A lot has been said about President Donald J. Trump’s travel ban targeting seven Muslim-majority countries and blocking all refugees worldwide. A recurring argument, it seems, is that Trump has a moral obligation to prioritize Christian refugees and other minority-religion refugees from Muslim-majority countries – something he went on the record saying he would do.
This argument was illustrated in an interesting Feb. 7 column on Religion News Service by former senior vice president of Liberty University the Rev. Johnnie Moore.
“It is moral and legal to prioritize religious minorities facing persecution,” Moore wrote. “In fact, Trump should be celebrated for giving attention to religious minorities when Christians, Yazidis and others have so recently faced the threat of genocide in the Middle East.”
Moore, an evangelist who authored the book, Defying ISIS: Preserving Christianity in the Place of Its Birth and in Your Own Backyard, tailors his argument around an attempt to paint people of minority religions as the most worthy of saving and in that process, he ignores the fact that the threat of genocide affects everybody in war-torn countries like Syria.
That’s not to say that religious minorities don’t suffer greatly in some Muslim-majority countries – they absolutely do. The mistreatment and violence against religious, and especially nonreligious, minorities in some of these countries is a sickening, objective fact. (But, of course, in other Muslim nations, religious minorities live in peace without harassment.)
However, to argue in the case of refugees that it is “moral” for Trump to prioritize war victims on the basis of religion is disheartening, and more importantly, constitutionally suspect.
There is no moral justification to singling out refugees of a particular religion.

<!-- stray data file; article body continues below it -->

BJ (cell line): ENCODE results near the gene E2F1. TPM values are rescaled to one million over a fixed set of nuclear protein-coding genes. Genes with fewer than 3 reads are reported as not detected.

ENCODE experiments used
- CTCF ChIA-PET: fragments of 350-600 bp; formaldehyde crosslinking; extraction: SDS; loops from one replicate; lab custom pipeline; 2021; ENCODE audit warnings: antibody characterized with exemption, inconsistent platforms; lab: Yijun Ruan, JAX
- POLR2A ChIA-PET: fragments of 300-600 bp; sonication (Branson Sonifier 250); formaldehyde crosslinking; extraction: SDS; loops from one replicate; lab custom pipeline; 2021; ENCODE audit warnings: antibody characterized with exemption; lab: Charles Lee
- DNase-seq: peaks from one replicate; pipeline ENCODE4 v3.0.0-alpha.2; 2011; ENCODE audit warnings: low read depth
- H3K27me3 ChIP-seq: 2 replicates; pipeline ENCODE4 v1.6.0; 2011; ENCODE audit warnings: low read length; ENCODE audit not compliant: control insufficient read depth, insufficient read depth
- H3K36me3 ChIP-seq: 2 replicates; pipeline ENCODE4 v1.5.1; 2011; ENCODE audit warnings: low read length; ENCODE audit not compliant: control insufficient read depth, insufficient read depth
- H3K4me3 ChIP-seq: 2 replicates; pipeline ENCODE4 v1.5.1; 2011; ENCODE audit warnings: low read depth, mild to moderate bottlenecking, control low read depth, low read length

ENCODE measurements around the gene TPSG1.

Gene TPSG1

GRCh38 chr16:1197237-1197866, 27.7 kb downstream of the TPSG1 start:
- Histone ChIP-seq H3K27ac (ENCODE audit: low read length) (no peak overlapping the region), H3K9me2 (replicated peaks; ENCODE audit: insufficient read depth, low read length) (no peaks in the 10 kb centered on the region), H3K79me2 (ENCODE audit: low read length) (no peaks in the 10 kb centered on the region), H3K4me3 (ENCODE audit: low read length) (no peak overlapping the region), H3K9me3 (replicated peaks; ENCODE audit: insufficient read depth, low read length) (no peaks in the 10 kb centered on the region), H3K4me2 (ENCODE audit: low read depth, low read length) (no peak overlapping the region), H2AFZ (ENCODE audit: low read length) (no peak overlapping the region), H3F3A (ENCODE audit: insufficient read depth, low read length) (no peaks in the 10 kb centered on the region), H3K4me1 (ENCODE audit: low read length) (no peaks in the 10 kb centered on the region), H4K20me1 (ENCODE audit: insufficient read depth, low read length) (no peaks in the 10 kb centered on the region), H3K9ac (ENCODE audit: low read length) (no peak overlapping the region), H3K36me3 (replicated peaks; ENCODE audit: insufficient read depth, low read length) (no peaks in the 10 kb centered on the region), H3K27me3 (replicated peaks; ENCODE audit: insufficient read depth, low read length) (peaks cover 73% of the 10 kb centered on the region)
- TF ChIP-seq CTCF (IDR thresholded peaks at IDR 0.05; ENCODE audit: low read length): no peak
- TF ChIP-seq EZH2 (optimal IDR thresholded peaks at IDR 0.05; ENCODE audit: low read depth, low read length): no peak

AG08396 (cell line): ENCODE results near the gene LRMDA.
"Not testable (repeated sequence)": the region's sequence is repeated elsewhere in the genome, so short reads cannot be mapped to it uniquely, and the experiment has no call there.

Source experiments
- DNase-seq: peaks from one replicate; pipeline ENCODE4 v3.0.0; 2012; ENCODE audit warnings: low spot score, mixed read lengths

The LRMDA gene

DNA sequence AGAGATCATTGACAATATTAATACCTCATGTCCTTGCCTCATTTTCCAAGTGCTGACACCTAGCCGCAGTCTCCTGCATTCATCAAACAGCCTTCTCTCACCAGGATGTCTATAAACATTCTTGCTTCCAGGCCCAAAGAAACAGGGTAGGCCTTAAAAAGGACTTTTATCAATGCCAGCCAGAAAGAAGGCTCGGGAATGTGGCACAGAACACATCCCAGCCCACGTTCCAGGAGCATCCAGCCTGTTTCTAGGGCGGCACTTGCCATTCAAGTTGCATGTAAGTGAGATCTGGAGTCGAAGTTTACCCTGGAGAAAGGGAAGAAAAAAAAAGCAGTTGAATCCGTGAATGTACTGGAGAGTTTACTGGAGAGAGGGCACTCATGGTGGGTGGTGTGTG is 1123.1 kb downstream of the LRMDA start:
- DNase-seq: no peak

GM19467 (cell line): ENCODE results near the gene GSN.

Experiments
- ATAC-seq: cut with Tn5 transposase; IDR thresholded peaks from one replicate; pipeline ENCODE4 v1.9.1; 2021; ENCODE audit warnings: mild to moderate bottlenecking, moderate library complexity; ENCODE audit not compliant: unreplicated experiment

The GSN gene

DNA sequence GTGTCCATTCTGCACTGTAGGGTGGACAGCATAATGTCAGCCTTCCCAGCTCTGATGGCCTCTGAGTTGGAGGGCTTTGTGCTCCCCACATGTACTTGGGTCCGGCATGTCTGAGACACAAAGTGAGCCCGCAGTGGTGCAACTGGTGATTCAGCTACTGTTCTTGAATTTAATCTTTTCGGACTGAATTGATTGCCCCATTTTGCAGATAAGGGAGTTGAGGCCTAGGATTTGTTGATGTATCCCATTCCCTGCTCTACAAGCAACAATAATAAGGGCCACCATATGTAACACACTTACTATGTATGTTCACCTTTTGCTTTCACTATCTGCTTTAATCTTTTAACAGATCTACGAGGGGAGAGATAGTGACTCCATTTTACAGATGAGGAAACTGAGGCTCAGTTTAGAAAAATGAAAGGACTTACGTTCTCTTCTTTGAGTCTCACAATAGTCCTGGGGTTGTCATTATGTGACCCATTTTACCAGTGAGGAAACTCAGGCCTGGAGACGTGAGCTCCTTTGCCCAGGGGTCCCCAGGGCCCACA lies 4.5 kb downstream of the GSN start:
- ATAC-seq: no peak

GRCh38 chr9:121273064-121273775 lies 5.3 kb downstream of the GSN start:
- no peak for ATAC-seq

Moore argues that the provision of U.S. law that deals with requests for asylum takes religion into account, and this, he says, is justification for prioritizing religious minorities.
The situation is a little more complicated than that. Generally, being a persecuted religious minority is indeed important to make a stronger case for seeking refuge in the United States, but the code does not treat people categorically differently based on their religion, which Moore fails to mention.
In the Muslim-majority countries that refugees are fleeing – most notably Syria – all citizens suffer greatly under oppressive regimes, civil wars and genocide from both their governments and terrorist groups. It’s an unsafe environment for everybody who lives with such instability.
Again, that in no way minimizes or overshadows how hostile a culture can be against religious and non-religious minorities, but within war, all refugees should be given the same consideration, and the importance of their lives should not be measured by their religion – which is what Trump is doing.
That’s why when we filed a couple friend-of-the-court briefs in State of Washington and State of Minnesota v. Trump, one of the cases challenging Trump’s Muslim ban in federal court, we argued that Trump’s executive order violates the portion of the First Amendment that states there shall be no law “respecting an establishment of religion.” Trump’s order does since it clearly targets Muslim refugees and immigrants.
Speaking of Syria, Trump told Christian Broadcasting Network: “if you were a Christian, it was almost impossible and the reason that was so unfair – everybody was persecuted, in all fairness – but they were chopping off the heads of everybody but more so the Christians. And I thought it was very, very unfair. So we are going to help them.”
Despite admitting “everybody was persecuted,” Trump still proceeded to adopt a policy of favoring one group while disfavoring another. That’s not the religious neutrality that the Constitution requires, and there is no moral justification for it.